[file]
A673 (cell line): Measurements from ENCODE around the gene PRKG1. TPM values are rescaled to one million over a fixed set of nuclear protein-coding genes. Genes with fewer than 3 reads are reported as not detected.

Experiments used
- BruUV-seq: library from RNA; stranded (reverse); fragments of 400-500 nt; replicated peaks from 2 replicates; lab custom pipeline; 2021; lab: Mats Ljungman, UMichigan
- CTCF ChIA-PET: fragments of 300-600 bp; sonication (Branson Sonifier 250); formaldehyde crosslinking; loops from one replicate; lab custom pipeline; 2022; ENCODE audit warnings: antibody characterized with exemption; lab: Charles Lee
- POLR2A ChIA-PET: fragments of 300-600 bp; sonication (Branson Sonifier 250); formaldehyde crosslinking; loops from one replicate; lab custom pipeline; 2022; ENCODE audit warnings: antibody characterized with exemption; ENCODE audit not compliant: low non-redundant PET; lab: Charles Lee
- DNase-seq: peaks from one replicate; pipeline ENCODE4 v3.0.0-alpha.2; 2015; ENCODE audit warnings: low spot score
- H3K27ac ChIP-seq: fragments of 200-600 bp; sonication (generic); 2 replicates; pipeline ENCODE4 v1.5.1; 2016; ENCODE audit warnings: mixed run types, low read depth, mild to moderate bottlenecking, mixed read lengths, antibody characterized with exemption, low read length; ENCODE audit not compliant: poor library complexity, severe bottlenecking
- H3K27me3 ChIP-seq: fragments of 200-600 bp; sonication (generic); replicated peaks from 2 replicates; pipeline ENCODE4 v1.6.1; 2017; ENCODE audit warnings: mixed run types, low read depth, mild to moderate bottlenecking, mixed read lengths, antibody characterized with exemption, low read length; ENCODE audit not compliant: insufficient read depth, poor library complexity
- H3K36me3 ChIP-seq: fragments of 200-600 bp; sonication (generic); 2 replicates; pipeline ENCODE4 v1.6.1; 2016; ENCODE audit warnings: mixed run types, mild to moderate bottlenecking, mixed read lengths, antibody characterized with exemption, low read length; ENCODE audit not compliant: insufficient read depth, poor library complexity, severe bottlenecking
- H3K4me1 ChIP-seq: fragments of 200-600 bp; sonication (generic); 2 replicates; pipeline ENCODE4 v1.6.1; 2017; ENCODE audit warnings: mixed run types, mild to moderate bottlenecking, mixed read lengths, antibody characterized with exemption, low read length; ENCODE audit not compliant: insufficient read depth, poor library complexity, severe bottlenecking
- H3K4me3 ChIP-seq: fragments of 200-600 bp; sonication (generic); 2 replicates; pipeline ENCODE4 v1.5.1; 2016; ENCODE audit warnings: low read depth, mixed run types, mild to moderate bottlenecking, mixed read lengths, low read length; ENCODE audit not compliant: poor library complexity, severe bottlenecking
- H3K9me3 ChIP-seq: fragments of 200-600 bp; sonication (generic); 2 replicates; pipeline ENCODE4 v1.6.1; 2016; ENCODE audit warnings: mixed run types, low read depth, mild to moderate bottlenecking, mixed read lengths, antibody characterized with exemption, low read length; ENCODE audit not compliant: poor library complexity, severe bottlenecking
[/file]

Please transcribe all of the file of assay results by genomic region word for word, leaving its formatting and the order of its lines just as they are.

A673 (cell line): Measurements from ENCODE around the gene PRKG1. TPM values are rescaled to one million over a fixed set of nuclear protein-coding genes. Genes with fewer than 3 reads are reported as not detected.

Experiments used
- BruUV-seq: library from RNA; stranded (reverse); fragments of 400-500 nt; replicated peaks from 2 replicates; lab custom pipeline; 2021; lab: Mats Ljungman, UMichigan
- CTCF ChIA-PET: fragments of 300-600 bp; sonication (Branson Sonifier 250); formaldehyde crosslinking; loops from one replicate; lab custom pipeline; 2022; ENCODE audit warnings: antibody characterized with exemption; lab: Charles Lee
- POLR2A ChIA-PET: fragments of 300-600 bp; sonication (Branson Sonifier 250); formaldehyde crosslinking; loops from one replicate; lab custom pipeline; 2022; ENCODE audit warnings: antibody characterized with exemption; ENCODE audit not compliant: low non-redundant PET; lab: Charles Lee
- DNase-seq: peaks from one replicate; pipeline ENCODE4 v3.0.0-alpha.2; 2015; ENCODE audit warnings: low spot score
- H3K27ac ChIP-seq: fragments of 200-600 bp; sonication (generic); 2 replicates; pipeline ENCODE4 v1.5.1; 2016; ENCODE audit warnings: mixed run types, low read depth, mild to moderate bottlenecking, mixed read lengths, antibody characterized with exemption, low read length; ENCODE audit not compliant: poor library complexity, severe bottlenecking
- H3K27me3 ChIP-seq: fragments of 200-600 bp; sonication (generic); replicated peaks from 2 replicates; pipeline ENCODE4 v1.6.1; 2017; ENCODE audit warnings: mixed run types, low read depth, mild to moderate bottlenecking, mixed read lengths, antibody characterized with exemption, low read length; ENCODE audit not compliant: insufficient read depth, poor library complexity
- H3K36me3 ChIP-seq: fragments of 200-600 bp; sonication (generic); 2 replicates; pipeline ENCODE4 v1.6.1; 2016; ENCODE audit warnings: mixed run types, mild to moderate bottlenecking, mixed read lengths, antibody characterized with exemption, low read length; ENCODE audit not compliant: insufficient read depth, poor library complexity, severe bottlenecking
- H3K4me1 ChIP-seq: fragments of 200-600 bp; sonication (generic); 2 replicates; pipeline ENCODE4 v1.6.1; 2017; ENCODE audit warnings: mixed run types, mild to moderate bottlenecking, mixed read lengths, antibody characterized with exemption, low read length; ENCODE audit not compliant: insufficient read depth, poor library complexity, severe bottlenecking
- H3K4me3 ChIP-seq: fragments of 200-600 bp; sonication (generic); 2 replicates; pipeline ENCODE4 v1.5.1; 2016; ENCODE audit warnings: low read depth, mixed run types, mild to moderate bottlenecking, mixed read lengths, low read length; ENCODE audit not compliant: poor library complexity, severe bottlenecking
- H3K9me3 ChIP-seq: fragments of 200-600 bp; sonication (generic); 2 replicates; pipeline ENCODE4 v1.6.1; 2016; ENCODE audit warnings: mixed run types, low read depth, mild to moderate bottlenecking, mixed read lengths, antibody characterized with exemption, low read length; ENCODE audit not compliant: poor library complexity, severe bottlenecking